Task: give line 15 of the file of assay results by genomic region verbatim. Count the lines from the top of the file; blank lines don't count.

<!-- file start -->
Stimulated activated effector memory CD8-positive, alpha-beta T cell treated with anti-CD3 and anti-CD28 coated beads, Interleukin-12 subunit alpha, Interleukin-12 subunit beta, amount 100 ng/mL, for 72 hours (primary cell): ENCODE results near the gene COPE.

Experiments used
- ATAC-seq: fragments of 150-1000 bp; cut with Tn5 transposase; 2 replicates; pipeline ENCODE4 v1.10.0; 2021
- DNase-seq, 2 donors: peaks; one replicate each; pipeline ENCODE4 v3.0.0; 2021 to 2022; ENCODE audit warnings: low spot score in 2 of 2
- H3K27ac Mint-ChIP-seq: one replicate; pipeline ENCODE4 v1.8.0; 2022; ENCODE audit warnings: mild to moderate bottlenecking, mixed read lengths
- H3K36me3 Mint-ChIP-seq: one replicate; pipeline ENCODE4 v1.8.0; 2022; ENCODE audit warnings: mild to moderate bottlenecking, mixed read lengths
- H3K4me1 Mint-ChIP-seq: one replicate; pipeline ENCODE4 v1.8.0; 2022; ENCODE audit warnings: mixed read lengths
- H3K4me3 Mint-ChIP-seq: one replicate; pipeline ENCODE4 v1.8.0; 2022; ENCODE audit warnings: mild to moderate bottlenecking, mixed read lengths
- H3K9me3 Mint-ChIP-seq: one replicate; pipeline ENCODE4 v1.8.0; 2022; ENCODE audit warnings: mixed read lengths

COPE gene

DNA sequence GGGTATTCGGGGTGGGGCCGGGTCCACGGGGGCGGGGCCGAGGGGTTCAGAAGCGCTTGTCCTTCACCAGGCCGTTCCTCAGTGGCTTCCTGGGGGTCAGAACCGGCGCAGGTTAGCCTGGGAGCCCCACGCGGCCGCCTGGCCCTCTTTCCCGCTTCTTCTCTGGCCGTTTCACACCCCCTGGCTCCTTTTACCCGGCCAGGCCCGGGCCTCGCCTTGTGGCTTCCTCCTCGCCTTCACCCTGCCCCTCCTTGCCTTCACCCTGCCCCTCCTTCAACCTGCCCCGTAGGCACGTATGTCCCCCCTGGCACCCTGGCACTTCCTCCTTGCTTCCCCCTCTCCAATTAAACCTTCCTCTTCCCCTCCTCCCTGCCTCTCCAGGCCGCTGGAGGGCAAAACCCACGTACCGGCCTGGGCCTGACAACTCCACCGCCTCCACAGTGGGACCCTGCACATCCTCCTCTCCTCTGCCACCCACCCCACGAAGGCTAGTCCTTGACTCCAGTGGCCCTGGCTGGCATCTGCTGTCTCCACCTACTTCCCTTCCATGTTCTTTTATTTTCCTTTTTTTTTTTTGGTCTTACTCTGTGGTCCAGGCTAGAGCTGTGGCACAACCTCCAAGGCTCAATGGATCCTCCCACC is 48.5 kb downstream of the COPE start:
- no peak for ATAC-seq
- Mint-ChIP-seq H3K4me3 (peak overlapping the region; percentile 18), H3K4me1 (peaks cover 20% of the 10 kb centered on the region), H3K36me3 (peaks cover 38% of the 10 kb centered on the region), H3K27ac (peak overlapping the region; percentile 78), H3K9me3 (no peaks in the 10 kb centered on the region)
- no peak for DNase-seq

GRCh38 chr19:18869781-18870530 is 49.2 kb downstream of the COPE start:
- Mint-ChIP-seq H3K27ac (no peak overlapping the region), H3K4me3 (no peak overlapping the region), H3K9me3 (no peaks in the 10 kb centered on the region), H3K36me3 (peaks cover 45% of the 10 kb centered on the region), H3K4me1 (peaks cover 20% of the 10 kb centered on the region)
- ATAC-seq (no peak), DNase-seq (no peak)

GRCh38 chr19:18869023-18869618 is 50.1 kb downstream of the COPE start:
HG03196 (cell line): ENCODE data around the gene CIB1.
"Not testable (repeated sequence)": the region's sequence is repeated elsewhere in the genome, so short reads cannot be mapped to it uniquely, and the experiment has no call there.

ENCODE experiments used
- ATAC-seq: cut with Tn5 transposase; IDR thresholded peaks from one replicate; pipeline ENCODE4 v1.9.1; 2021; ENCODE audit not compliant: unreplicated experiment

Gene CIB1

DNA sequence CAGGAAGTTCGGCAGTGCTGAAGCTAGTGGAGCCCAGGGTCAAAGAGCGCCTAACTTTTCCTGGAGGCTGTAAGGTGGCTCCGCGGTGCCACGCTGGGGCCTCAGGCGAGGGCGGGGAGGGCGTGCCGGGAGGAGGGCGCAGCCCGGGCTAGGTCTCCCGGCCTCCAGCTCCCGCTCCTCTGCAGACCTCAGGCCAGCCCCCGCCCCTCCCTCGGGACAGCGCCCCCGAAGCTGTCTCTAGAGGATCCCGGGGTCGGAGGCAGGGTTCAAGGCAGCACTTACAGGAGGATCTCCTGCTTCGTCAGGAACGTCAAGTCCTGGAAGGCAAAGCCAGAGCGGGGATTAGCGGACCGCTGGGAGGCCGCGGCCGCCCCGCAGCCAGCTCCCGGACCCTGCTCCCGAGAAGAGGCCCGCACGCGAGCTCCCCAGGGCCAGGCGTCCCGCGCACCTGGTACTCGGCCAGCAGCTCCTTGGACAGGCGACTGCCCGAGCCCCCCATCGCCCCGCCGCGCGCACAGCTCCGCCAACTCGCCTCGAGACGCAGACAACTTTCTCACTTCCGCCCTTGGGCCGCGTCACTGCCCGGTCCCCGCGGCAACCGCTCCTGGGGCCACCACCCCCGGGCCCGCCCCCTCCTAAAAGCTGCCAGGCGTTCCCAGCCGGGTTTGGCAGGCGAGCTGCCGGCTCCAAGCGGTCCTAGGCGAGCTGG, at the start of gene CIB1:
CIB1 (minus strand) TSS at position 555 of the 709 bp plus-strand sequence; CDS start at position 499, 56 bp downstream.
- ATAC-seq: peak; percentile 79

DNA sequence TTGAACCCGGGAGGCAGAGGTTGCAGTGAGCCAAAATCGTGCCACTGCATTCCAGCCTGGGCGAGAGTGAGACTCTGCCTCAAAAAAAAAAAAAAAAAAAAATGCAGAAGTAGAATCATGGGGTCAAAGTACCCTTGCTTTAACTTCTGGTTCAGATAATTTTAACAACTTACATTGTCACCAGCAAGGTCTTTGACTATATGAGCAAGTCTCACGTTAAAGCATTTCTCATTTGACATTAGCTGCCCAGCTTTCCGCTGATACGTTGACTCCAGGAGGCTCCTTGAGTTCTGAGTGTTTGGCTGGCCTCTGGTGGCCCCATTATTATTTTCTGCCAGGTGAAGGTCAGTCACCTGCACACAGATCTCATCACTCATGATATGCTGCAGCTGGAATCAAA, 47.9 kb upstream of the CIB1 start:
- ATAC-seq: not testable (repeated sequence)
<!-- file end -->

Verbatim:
GRCh38 chr19:18869781-18870530 is 49.2 kb downstream of the COPE start: